- Police Beat
- The Forecaster
FALMOUTH — The town has received a $15,000 grant to help evaluate the health of its watersheds and provide a foundation for future management.
The funding came from the Maine Department of Agriculture, Conservation and Forestry and will be administered by the Greater Portland Council of Governments.
The hope is that this work will provide a case study for other municipalities to follow, according to a press release.
The goal is to create “a list of metrics to serve as indicators of watershed health (and) establish (ways to) measure or predict (future) watershed health,” the release said.
Other partners on the project include the Falmouth Conservation Commission, the Interlocal Stormwater Working Group and the Maine Department of Environmental Protection.
“Like most communities in our area, Falmouth has water bodies that do not meet state water quality standards, including Mussel Cove and Hobbs Brook,” said Theo Holtwijk, the town’s director of long-range planning and economic development.
“This is a problem for many reasons, (including) Clean Water Act permitting, legal implications and property tax consequences, and Falmouth wishes to be proactive in prioritizing efforts and resources.”
“By compiling and analyzing available data on the numerous watersheds in Falmouth,” Holtwijk added, “we will strive to develop an approach to help town staff and decision-makers guide the prioritization of efforts.”
Holtwijk said it would most likely take public-private partnerships to fully implement the town’s watershed management plans and bring overall water quality up to state standards.
He also anticipates that protecting and upgrading the town’s watersheds will require eventual changes in policy around land use management, including implementation of new conservation and development techniques.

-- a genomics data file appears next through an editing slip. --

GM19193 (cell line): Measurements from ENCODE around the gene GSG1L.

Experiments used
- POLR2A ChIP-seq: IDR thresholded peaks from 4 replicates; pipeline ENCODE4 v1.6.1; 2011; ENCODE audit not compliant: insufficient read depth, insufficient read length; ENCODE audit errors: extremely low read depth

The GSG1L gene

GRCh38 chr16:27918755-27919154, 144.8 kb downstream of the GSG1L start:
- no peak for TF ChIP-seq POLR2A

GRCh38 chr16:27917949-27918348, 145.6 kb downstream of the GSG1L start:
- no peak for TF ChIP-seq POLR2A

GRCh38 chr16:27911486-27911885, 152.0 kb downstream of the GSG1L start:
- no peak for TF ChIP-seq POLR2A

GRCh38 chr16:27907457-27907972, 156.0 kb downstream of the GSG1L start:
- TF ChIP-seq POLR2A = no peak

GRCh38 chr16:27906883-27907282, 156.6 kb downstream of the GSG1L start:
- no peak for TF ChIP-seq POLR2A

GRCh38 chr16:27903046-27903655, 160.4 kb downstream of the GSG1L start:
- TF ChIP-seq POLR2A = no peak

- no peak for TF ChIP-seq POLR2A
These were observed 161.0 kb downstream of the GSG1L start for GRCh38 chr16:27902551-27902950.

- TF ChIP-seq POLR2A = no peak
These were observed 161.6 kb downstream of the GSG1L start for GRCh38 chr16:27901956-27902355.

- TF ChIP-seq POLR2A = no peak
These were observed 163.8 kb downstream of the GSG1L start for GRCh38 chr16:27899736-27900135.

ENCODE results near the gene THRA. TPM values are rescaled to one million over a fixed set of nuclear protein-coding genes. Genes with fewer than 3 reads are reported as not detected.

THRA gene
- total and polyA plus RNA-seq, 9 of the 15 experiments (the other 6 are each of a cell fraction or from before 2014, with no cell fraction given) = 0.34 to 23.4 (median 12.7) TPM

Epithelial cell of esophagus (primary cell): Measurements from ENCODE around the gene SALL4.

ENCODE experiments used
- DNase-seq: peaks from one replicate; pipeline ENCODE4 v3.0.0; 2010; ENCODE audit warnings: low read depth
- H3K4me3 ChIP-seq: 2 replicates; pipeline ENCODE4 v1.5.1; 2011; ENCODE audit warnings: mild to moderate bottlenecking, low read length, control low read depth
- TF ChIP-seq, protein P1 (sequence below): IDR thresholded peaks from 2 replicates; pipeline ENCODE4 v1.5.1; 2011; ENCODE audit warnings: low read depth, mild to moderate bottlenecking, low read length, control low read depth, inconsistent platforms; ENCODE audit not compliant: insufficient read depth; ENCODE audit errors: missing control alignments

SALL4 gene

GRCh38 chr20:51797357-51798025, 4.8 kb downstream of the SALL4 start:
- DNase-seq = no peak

Holtwijk said the key to watershed management efforts will be ensuring the data used is “science-based.”
Principally, “this project will help Falmouth to prioritize which watersheds need attention sooner rather than later,” he said.
“An ounce of prevention is worth a pound of cure (and) this grant will help the town and our region make meaningful decisions on investment of public funds to protect watershed health and, subsequently, Casco Bay.”
The first step in the process, according to Holtwijk, will be to “properly analyze each watershed and understand the (specific) threats.”
This information will then be used, along with public input, to create a strategic plan for Falmouth, including long-term land use management and resiliency efforts, Holtwijk said. The aim is to finish the project by early winter of 2020.
Holtwijk said the planning project would not take the place of any specific restoration work that may already be underway or needed in each watershed.
In addition, other local municipalities will be invited to join Falmouth in its effort to protect key watersheds, he said, and the town will also engage in an outreach effort to keep residents, business owners and local decision-makers informed.
Mussel Cove in Falmouth is listed as a threatened waterway by the Maine Department of Environmental Protection. Finding the best way to upgrade the water quality in the cove and other watersheds in town is the goal of a new planning grant.